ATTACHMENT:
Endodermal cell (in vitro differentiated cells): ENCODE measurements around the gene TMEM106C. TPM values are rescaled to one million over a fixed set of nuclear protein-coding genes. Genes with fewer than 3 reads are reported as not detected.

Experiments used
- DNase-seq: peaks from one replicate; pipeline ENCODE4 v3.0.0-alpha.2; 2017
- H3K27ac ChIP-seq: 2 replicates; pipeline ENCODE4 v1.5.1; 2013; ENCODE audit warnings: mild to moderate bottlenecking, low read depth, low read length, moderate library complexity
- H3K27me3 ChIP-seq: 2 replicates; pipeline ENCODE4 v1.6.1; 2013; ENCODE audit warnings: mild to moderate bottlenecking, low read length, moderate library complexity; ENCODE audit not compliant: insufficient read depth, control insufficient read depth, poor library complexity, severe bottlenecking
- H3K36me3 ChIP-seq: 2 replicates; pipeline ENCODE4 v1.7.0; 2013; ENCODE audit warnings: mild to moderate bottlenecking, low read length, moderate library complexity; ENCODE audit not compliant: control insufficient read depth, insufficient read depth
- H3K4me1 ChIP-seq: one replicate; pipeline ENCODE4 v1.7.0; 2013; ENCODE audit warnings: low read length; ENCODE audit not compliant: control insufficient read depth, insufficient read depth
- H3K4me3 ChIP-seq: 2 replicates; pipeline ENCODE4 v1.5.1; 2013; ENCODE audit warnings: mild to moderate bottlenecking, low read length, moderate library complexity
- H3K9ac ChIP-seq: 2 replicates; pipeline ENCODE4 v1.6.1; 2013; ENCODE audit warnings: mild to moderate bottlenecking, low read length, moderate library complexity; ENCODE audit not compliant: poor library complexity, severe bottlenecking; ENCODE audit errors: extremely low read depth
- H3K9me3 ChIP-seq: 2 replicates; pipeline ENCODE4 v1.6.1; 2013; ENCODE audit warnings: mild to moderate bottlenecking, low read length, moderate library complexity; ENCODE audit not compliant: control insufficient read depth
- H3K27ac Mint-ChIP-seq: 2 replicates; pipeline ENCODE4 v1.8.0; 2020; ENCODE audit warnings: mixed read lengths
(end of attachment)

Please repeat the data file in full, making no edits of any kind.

Endodermal cell (in vitro differentiated cells): ENCODE measurements around the gene TMEM106C. TPM values are rescaled to one million over a fixed set of nuclear protein-coding genes. Genes with fewer than 3 reads are reported as not detected.

Experiments used
- DNase-seq: peaks from one replicate; pipeline ENCODE4 v3.0.0-alpha.2; 2017
- H3K27ac ChIP-seq: 2 replicates; pipeline ENCODE4 v1.5.1; 2013; ENCODE audit warnings: mild to moderate bottlenecking, low read depth, low read length, moderate library complexity
- H3K27me3 ChIP-seq: 2 replicates; pipeline ENCODE4 v1.6.1; 2013; ENCODE audit warnings: mild to moderate bottlenecking, low read length, moderate library complexity; ENCODE audit not compliant: insufficient read depth, control insufficient read depth, poor library complexity, severe bottlenecking
- H3K36me3 ChIP-seq: 2 replicates; pipeline ENCODE4 v1.7.0; 2013; ENCODE audit warnings: mild to moderate bottlenecking, low read length, moderate library complexity; ENCODE audit not compliant: control insufficient read depth, insufficient read depth
- H3K4me1 ChIP-seq: one replicate; pipeline ENCODE4 v1.7.0; 2013; ENCODE audit warnings: low read length; ENCODE audit not compliant: control insufficient read depth, insufficient read depth
- H3K4me3 ChIP-seq: 2 replicates; pipeline ENCODE4 v1.5.1; 2013; ENCODE audit warnings: mild to moderate bottlenecking, low read length, moderate library complexity
- H3K9ac ChIP-seq: 2 replicates; pipeline ENCODE4 v1.6.1; 2013; ENCODE audit warnings: mild to moderate bottlenecking, low read length, moderate library complexity; ENCODE audit not compliant: poor library complexity, severe bottlenecking; ENCODE audit errors: extremely low read depth
- H3K9me3 ChIP-seq: 2 replicates; pipeline ENCODE4 v1.6.1; 2013; ENCODE audit warnings: mild to moderate bottlenecking, low read length, moderate library complexity; ENCODE audit not compliant: control insufficient read depth
- H3K27ac Mint-ChIP-seq: 2 replicates; pipeline ENCODE4 v1.8.0; 2020; ENCODE audit warnings: mixed read lengths